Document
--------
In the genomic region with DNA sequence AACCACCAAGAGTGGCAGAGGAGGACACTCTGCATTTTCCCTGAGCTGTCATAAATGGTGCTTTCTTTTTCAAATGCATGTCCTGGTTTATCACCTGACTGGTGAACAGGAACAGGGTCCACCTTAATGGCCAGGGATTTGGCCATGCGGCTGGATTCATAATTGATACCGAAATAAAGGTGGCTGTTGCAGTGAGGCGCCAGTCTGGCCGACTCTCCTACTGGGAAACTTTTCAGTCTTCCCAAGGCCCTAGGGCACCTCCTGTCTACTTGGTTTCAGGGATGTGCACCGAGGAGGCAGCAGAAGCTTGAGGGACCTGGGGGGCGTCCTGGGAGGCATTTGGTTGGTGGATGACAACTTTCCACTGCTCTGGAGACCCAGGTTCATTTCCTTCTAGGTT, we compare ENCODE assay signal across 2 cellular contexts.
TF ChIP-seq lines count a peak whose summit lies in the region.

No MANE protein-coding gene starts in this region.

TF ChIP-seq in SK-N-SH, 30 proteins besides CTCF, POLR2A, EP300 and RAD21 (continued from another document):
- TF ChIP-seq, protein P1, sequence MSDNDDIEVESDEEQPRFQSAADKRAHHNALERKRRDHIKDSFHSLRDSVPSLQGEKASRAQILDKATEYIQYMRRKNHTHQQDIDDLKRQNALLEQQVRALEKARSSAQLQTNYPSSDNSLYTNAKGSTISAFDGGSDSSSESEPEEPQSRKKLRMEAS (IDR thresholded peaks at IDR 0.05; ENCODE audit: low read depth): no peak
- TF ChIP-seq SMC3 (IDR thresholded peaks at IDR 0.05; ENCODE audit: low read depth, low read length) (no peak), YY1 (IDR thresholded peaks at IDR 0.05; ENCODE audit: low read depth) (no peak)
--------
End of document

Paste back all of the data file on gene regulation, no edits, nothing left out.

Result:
In the genomic region with DNA sequence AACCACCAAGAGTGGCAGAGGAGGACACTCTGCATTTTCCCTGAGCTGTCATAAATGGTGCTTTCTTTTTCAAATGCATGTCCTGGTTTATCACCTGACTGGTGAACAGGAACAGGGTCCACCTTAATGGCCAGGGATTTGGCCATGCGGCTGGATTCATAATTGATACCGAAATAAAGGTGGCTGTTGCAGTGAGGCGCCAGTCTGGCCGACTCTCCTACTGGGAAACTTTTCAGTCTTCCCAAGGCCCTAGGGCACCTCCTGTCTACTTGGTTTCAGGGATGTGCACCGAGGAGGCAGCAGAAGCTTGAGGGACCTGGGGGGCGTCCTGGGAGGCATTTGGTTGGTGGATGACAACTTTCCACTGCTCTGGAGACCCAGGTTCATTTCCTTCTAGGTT, we compare ENCODE assay signal across 2 cellular contexts.
TF ChIP-seq lines count a peak whose summit lies in the region.

No MANE protein-coding gene starts in this region.

TF ChIP-seq in SK-N-SH, 30 proteins besides CTCF, POLR2A, EP300 and RAD21 (continued from another document):
- TF ChIP-seq, protein P1, sequence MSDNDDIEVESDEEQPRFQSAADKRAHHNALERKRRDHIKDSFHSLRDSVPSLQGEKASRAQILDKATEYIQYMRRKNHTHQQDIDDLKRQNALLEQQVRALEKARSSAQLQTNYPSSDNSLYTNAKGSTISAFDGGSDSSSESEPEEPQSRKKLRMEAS (IDR thresholded peaks at IDR 0.05; ENCODE audit: low read depth): no peak
- TF ChIP-seq SMC3 (IDR thresholded peaks at IDR 0.05; ENCODE audit: low read depth, low read length) (no peak), YY1 (IDR thresholded peaks at IDR 0.05; ENCODE audit: low read depth) (no peak)